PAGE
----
The Chargers, on the other hand, are without Malcom Floyd (hip injury). His absence has been ameliorated by the flashes of athletic explosiveness from rookie Vincent Brown.

However, San Diego’s usual stars have disintegrated in recent weeks. Antonio Gates has looked heavy-footed and Vincent Jackson has consistently failed to separate against man coverage. Jackson had a three-touchdown outburst against Green Bay thanks in part to some coverage busts. But in the three games before that, he caught a total of seven balls for 98 yards. Last week against Oakland, he had just one reception for 22 yards.

4. Cornerbacks
It will be tough for Jackson to reignite at Soldier Field. Bears cornerback Charles Tillman is having arguably the best season of his stellar career. Tillman thoroughly won his one-on-one battle against Calvin Johnson last week, using a mixture of aggressive press coverage and well-timed post-reception physicality from off-coverage positions.

Tillman, like all Bears cornerbacks, used to only play one side of the field. It was part of Chicago’s strict Cover 2 scheme. But as this season has progressed, Lovie Smith and defensive coordinator Rod Marinelli have drifted away from Cover 2 and more towards single-high safety concepts with the corners playing both man and zone principles. This allows the other safety to roam the field as an extra run supporter or, more often, versatile pass defender.

Consequently, the corners have moved around based on matchups. Tillman defends the opposing team’s biggest (and often most dangerous) receiver, while Tim Jennings (who is having the best season of his career) follows the smaller-but-quicker No. 2 receiver. The commendable performance of these corners is the reason Chicago has been able to spice up its defensive scheme.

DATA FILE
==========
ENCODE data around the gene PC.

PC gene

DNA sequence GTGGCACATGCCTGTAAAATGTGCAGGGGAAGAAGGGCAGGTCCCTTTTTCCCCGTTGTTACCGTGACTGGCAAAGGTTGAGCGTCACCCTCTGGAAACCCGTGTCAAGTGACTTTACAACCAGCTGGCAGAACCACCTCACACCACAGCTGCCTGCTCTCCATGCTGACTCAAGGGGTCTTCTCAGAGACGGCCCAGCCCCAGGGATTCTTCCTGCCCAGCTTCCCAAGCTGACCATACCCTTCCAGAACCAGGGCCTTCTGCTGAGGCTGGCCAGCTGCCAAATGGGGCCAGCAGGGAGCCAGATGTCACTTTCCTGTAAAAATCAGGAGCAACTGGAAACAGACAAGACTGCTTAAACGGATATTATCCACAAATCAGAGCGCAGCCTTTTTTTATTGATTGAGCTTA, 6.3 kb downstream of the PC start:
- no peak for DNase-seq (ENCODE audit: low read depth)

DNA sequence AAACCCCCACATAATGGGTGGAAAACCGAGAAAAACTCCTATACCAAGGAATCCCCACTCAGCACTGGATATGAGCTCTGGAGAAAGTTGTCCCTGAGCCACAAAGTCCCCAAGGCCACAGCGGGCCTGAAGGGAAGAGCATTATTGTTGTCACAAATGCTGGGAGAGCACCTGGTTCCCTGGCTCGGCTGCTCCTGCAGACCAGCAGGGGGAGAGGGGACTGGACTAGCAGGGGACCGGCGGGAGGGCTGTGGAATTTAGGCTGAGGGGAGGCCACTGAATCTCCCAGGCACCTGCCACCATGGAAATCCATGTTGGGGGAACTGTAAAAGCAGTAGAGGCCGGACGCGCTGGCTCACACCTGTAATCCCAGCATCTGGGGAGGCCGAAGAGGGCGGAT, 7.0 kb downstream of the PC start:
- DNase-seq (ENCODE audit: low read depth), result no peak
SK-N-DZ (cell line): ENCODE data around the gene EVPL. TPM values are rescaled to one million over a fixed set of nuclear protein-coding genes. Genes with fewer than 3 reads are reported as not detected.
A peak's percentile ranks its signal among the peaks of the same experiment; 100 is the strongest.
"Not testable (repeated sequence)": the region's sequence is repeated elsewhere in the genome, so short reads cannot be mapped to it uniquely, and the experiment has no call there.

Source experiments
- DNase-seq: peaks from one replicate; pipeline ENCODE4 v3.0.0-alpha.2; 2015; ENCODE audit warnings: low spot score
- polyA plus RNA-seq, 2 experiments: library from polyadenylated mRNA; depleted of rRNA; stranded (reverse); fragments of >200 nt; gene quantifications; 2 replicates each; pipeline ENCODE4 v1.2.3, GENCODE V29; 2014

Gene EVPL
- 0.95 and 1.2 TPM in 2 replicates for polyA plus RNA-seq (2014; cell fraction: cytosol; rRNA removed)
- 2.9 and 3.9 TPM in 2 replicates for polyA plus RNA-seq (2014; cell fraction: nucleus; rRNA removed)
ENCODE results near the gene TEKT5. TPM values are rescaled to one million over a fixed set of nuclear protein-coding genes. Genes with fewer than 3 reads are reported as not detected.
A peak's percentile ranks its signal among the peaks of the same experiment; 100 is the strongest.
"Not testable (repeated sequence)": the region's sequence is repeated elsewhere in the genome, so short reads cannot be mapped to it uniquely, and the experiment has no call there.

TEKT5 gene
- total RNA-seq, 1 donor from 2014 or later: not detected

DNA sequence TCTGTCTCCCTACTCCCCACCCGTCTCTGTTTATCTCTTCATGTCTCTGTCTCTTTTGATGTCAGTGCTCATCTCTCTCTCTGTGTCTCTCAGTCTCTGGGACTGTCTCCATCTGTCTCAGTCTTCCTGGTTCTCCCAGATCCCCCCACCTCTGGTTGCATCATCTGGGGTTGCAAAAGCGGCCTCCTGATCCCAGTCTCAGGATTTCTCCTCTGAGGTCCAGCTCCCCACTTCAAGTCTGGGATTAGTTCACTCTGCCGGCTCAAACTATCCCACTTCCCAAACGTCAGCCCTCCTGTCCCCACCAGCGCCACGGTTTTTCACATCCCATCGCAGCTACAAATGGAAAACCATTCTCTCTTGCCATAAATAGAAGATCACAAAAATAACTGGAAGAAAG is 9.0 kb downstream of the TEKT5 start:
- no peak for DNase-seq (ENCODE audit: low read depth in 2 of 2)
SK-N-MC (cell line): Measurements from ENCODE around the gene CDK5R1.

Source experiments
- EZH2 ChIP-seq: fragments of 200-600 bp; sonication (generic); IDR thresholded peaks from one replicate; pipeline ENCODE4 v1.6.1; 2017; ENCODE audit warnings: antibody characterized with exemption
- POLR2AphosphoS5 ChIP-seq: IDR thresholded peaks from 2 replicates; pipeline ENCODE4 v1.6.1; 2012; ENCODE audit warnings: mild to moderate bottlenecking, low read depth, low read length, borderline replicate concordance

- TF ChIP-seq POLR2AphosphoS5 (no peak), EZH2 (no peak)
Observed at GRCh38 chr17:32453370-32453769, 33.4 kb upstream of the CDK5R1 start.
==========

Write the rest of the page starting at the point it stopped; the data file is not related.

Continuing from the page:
In sticking with our theme, San Diego’s secondary has been increasingly disappointing the past month. Left corner Quintin Jammer and slot corner Dante Hughes have been fine, but on the right side, Antoine Cason and rookie Marcus Gilchrest have taken turns replacing one another in the starting lineup. Free safety Eric Weddle moves well and has some interceptions, but he’s not a true stopper.



5. Defensive front
A feeble pass-rush doesn’t help matters for San Diego. The loss of Shaun Phillips (still out with a foot injury) and Larry English (injured reserve) leaves the Chargers with journeymen Antwan Barnes and Travis LaBoy on the edges. Barnes is fast and has actually been as impactful as his team-high six sacks suggest. LaBoy’s run defense compensates for his low sack total (1).

Still, the bottom line is the forces that once buttressed San Diego’s pass-rushing depth are now the forces that comprise San Diego’s pass-rush period.

If the Chargers want to generate consistent pressure on the quarterback, they have to blitz. Inside linebacker Victor Butler and slot corner Dante Hughes are the two best options for this. Blitzing is not preferable for defensive coordinator Greg Manusky, though.

It’s never been preferable for the Bears. They almost exclusively use a traditional four-man pass-rush, which works when you have a deep rotation, a highly-skilled No. 2 rusher like Israel Idonije and a monster like Peppers. In an effort to create matchup problems, Peppers has been lining up at both end positions and, lately, inside on certain passing downs.

So who will win? Check our NFL expert picks for all Week 11 games

Follow @Andy_Benoit on Twitter or contact him at Andy.Benoit-at-NFLTouchdown.com.
Posted on: October 2, 2011 9:32 am
Edited on: October 2, 2011 12:59 pm
 

Report: Johnny Knox replaces Roy Williams

                                                                          (US PRESSWIRE)
Posted by Ryan Wilson

When the Bears signed wide receiver Roy Williams before training camp, the plan was to give Jay Cutler a reliable veteran to line up opposite a group of young, inexperienced wideouts. Instead, the only thing Williams has proven to be is, well, old.

In three weeks, he's played in two games, caught four passes for 55 yards, and has yet to haul in a touchdown pass. Johnny Knox, meanwhile, the third-year burner who battled Williams in training camp for reps, has nine receptions for 189 yards, but he's also looking for his first touchdown.